I was only at the beginning of my discoveries. At the beginning of January, tired of riding on the levees, straight as far as the eye could see, I started to look at the bikepacking side and a particular race, the HuRaCan which takes place in February not far from Orlando. The organizer immediately told me that it would not happen with my Diverge. There were many sandy sections where minimum 2 inch tires were required. It was the cold shower, but I ended up cracking and buying a semi-rigid mountain bike, not an ultra light thing for the levees, I anticipated my return to France not wanting to compete with my XC, I I chose a 29-inch mountain bike that could fit big tires, up to 2.8 inches, or even 3.

Surly Ogre
Surly Ogre

I had discovered that long-distance bikepackers often opt for these simple and versatile frames, which can be used everywhere, without being racing beasts. When I found myself leaving HuRaCan, most of the participants had made the same choice as me, some having even swapped their 130 mm fork for a rigid carbon fork, but with 2.8-inch tires, or even bigger. I discovered the all-mountain bikes, like the beautiful Surly Ogre, that is, gravel pushed closer to the mountain bike, some even with road bike handlebars like Salsa Cuttrhroat or Salsa Fargo. If I had to have an adventure bike, I would opt for one of these models.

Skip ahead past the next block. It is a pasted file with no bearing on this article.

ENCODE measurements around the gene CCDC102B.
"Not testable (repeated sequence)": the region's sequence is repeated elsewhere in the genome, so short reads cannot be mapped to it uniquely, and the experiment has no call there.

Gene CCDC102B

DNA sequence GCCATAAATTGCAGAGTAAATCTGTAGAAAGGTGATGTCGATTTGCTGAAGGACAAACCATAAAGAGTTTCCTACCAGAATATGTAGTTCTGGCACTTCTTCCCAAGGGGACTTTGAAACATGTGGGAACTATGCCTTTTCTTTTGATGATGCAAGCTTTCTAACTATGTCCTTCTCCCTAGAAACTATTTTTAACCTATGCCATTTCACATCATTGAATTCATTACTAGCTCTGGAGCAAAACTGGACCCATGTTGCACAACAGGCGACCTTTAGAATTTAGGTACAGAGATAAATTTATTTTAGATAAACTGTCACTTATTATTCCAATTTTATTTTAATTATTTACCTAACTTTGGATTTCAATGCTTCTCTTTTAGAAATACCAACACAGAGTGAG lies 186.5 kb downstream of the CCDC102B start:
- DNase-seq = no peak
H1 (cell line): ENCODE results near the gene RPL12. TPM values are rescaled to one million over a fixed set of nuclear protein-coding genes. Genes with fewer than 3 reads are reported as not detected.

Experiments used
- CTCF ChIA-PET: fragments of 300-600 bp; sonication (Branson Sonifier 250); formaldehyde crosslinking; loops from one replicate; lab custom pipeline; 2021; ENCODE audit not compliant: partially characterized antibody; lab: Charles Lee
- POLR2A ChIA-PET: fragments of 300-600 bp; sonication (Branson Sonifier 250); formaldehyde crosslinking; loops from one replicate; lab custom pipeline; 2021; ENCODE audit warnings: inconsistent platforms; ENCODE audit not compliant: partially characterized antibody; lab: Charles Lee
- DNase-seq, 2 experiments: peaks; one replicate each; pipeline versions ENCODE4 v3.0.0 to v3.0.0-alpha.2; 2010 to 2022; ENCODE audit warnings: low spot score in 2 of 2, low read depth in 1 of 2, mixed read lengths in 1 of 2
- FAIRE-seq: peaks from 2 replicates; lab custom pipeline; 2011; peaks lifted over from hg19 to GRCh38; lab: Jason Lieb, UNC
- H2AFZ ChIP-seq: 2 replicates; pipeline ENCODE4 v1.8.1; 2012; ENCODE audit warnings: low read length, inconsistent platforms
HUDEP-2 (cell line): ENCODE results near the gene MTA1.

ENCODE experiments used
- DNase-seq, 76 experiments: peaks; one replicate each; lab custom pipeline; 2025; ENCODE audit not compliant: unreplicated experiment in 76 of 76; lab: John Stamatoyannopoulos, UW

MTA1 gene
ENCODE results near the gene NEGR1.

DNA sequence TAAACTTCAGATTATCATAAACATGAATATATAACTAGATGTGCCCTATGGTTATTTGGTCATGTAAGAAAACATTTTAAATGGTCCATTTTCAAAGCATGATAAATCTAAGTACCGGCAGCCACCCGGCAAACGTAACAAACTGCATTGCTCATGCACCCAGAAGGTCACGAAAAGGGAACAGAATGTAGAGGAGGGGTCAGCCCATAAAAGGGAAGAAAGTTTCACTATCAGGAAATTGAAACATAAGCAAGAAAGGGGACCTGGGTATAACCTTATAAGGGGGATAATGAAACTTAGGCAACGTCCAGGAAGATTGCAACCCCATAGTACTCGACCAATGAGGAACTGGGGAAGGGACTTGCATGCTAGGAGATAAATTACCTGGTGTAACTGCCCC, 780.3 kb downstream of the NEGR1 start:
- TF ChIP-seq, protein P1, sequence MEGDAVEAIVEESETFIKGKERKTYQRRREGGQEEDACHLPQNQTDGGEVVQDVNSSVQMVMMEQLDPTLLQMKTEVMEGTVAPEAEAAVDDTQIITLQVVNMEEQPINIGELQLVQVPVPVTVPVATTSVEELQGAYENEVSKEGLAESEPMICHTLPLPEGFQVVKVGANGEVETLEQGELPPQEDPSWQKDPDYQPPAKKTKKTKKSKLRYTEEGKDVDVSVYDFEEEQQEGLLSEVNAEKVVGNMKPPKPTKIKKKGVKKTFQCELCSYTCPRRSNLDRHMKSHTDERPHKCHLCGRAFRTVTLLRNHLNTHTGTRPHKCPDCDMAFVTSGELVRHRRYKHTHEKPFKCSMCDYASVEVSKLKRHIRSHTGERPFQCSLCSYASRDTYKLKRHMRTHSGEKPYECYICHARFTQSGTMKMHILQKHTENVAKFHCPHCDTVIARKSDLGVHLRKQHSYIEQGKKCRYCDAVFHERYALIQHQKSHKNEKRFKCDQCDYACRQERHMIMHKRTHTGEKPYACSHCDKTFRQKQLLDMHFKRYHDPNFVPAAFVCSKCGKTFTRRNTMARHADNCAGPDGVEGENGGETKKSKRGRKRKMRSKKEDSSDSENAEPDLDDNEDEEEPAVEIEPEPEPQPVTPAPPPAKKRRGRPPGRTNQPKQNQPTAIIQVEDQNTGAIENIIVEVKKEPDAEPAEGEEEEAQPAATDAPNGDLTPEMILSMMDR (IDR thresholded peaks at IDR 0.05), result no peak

Today, I am happy with my Diverge as long as I choose my paths. I will be even happier in France where I will skip communal roads to the forest tracks, but I do not feel ready to go with him for a long bikepacking raid, unless you bikepacking almost exclusively on the road. Leaving with the Diverge on a randomly surfaced route would scare me a little. A bike type mountain bike seems more appropriate for my practice of bikepacking, because more comfortable even if less fast. Like it or not, a gravel looks like a racing bike, the shocks are barely absorbed by the tires and the shock absorbers of handlebar and seat tube (a gravel can give the illusion to a truck driver to ATV, but it will always appear uncomfortable to a mountain biker).